Home > Research > Research Results > Research Results 2018 > Achieving high-precision debris flow simulations in a short period of time

Update:September 14, 2018

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Article title |
Coupling of particle and grid-based methods for debris flow simulation |
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Author (affiliation) |
Takuro Suzuki (a), Norifumi Hotta (b) (a) Department of Disaster Prevention, Meteorology and Hydrology, FFPRI, Tsukuba, Ibaraki, Japan. |

Publication Journal |
Journal of the Japan Society of Erosion Control Engineering, 71(2):13-21, July 2018 |

Content introduction |
Measures based on erosion-control facilities effectively prevent and reduce damage caused by debris flow. For such measures to be effective, technology that can recreate the movement of debris flow and consider the design and allocation of facilities is essential. An important means of achieving this is promoting studies related to sophistication in numerical simulation methods for debris flow. The previous simulation method, known as grid-based simulation, was a method for partitioning spaces where debris flow occurs in a calculation grid (mesh); however, the calculation precision near erosion-control facilities in this method was insufficient. Therefore, we previously developed a debris flow numerical simulation method known as particle-based simulation for considering fluid and ground facilities as groups of particles in the calculation. Although this method enabled us to calculate the behavior of complex debris flow in erosion-control facilities with high precision, the required calculation time was extremely long as compared to that of the previous grid-based simulation. Furthermore, calculating the whole series of processes from the source of the debris flow until it is captured in the erosion-control dam was deemed unrealistic. Therefore, to utilize the benefits of both particle-based simulation and grid-based simulation, we developed a new hybrid method in which only those areas that require high-precision calculation—such as the areas surrounding erosion-control facilities—are calculated using particle-based simulation, while grid-based simulation is used for the other areas to reduce the calculation time. We verified this hybrid method, and it enabled us to retain calculation accuracy for the required areas, while greatly reducing the overall calculation time. For example, if the area for particle-based simulation calculation under fixed incline conditions is limited to 1/5, the calculation time is approximately 1/5. Therefore, as this method enables a wide variety of calculations in various locations, it is considered important for studying the efficient design and allocation of erosion-control facilities.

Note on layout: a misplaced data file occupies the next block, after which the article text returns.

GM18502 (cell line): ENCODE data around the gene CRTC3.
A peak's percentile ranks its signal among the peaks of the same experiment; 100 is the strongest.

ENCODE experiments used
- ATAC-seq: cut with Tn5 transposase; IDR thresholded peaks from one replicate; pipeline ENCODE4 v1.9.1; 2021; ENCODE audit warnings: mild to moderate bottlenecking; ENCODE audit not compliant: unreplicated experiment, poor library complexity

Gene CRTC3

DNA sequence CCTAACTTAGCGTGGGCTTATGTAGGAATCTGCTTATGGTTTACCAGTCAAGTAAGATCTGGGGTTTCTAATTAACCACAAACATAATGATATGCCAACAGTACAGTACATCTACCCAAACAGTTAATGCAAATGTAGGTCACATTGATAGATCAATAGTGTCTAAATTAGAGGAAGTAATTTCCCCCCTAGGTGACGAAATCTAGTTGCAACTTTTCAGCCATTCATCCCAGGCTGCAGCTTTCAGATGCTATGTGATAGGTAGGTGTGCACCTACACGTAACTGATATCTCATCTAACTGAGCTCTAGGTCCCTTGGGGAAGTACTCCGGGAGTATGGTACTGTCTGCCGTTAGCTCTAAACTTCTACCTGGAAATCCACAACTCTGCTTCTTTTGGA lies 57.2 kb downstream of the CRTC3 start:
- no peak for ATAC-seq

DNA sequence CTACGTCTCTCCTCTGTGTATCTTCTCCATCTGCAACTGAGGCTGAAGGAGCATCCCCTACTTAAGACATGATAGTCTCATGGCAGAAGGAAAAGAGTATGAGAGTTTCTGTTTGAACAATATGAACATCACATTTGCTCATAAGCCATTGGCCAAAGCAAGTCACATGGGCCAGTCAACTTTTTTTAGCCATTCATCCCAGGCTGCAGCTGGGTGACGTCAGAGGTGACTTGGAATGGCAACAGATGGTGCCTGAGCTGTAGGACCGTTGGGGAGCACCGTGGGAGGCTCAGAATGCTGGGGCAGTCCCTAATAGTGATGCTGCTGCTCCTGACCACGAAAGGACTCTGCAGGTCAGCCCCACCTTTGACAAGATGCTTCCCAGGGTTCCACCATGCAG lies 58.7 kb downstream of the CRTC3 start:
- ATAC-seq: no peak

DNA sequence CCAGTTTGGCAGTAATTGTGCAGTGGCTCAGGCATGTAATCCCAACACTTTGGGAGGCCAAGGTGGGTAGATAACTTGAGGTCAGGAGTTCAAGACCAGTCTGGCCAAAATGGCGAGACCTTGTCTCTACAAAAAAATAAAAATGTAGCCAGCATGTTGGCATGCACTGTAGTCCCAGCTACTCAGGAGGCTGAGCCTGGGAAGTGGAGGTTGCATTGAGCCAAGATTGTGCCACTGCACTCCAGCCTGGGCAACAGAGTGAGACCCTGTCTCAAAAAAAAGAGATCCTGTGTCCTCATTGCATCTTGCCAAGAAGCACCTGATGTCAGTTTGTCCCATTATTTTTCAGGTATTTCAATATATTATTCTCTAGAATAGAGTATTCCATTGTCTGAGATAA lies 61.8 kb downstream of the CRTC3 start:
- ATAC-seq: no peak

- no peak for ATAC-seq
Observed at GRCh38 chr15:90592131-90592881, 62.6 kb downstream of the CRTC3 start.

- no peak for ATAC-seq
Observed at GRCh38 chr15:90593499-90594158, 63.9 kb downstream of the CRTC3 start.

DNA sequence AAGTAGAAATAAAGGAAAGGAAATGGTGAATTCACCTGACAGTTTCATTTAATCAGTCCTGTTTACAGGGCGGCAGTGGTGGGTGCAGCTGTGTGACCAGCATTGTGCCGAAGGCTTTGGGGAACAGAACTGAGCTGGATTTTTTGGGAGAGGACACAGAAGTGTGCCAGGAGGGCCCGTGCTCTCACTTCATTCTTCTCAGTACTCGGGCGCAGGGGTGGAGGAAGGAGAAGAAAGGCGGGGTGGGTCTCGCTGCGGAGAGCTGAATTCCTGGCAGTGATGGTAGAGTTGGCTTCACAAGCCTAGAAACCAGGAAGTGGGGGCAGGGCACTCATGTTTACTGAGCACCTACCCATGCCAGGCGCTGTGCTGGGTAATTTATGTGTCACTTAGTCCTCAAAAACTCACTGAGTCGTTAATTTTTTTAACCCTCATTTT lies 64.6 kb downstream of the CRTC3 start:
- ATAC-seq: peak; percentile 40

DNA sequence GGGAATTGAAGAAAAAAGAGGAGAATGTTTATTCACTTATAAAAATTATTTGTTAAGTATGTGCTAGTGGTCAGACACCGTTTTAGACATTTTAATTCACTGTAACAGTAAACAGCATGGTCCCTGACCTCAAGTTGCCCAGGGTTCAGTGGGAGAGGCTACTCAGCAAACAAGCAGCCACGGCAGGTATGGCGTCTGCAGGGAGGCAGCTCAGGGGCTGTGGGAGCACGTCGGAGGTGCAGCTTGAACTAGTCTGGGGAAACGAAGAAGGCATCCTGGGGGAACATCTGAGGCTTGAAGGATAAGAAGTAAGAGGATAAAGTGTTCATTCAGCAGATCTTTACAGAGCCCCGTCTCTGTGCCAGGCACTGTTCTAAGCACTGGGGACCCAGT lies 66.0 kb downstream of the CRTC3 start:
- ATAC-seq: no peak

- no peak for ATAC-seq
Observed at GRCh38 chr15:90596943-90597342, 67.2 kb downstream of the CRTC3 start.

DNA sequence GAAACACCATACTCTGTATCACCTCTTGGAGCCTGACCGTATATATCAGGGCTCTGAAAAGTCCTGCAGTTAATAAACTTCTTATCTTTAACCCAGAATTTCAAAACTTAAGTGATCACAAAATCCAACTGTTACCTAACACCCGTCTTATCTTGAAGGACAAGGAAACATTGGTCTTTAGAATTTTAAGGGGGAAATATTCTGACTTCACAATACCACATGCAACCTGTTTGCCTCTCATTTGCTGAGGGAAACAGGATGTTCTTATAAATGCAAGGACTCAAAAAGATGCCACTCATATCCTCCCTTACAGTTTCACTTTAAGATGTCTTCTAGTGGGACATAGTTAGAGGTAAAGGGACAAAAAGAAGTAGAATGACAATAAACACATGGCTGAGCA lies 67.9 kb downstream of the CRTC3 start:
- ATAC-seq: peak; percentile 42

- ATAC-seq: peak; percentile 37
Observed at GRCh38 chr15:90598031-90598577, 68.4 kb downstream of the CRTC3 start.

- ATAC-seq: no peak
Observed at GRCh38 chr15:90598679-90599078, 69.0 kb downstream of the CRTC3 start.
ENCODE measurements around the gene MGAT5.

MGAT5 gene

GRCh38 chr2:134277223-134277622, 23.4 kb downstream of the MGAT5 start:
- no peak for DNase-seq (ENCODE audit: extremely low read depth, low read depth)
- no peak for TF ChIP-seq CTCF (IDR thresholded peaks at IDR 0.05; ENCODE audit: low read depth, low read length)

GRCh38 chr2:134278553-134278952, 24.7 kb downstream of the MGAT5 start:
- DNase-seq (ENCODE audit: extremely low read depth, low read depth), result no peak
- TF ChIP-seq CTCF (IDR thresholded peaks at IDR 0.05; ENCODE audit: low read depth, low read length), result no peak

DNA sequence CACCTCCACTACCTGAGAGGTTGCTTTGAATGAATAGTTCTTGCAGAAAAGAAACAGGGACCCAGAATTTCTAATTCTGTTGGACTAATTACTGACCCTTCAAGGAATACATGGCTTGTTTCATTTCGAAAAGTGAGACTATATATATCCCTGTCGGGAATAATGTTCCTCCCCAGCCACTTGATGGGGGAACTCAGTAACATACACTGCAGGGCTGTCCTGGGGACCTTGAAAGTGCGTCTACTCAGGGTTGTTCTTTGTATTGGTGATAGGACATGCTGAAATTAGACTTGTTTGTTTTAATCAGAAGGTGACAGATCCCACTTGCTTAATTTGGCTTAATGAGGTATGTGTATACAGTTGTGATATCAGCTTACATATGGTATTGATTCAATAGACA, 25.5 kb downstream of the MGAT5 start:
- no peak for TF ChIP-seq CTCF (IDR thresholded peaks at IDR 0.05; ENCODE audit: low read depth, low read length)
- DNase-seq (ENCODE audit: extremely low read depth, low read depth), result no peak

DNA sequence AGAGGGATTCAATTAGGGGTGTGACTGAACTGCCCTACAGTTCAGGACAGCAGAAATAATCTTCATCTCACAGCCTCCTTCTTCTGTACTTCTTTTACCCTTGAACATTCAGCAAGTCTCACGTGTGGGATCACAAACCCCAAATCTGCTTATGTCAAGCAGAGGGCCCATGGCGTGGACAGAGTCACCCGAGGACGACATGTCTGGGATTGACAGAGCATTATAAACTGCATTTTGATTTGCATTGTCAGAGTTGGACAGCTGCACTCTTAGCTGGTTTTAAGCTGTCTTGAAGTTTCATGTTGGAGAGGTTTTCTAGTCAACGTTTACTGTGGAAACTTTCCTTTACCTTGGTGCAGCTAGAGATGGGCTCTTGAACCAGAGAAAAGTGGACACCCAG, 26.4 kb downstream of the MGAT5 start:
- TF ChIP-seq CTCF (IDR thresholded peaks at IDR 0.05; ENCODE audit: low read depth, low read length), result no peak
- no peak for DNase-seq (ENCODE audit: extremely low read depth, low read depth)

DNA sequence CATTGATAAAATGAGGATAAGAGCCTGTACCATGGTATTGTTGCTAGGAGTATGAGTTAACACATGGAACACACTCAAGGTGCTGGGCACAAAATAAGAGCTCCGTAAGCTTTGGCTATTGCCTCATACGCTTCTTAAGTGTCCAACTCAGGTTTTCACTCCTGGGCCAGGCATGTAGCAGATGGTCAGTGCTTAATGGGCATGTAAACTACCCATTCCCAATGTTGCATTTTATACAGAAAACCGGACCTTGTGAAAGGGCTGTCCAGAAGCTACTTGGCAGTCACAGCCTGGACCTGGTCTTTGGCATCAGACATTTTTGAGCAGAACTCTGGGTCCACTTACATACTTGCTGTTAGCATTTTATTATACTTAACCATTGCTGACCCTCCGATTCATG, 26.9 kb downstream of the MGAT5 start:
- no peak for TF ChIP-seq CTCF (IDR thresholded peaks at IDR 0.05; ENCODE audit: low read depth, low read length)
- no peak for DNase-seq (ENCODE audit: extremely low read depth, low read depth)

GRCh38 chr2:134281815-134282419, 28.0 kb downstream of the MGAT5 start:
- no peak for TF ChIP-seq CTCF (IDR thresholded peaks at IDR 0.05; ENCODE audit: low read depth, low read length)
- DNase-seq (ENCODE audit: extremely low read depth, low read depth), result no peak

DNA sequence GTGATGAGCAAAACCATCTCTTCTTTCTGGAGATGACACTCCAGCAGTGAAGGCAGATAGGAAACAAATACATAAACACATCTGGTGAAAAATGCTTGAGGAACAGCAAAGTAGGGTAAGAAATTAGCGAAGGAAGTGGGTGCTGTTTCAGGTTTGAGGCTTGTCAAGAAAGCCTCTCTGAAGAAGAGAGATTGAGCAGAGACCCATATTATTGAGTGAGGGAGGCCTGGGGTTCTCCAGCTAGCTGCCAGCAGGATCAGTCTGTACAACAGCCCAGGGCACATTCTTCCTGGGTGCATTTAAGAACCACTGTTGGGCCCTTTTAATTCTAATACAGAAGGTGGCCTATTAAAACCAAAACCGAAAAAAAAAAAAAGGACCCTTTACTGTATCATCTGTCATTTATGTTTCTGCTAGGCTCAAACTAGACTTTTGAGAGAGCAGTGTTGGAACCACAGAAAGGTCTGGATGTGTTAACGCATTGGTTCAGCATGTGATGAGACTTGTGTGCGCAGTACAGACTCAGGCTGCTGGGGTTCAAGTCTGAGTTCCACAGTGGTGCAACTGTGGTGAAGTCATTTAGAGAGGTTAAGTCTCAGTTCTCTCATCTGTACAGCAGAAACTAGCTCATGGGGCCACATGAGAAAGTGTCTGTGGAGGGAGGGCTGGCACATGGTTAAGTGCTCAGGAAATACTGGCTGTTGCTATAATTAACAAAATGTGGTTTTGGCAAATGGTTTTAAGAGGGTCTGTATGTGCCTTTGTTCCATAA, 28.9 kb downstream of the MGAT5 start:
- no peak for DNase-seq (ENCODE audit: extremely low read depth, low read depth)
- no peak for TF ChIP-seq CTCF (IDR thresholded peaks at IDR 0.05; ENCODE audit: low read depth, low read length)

Figure 2. This diagram compares the calculation time under fixed incline conditions, when limiting the particle-based simulation calculation period to 1/5 (hybrid method) and when calculating the whole area using particle-based simulation. The hybrid method calculation time is approximately 1/5th the calculation time when using the particle-based simulation exclusively. |

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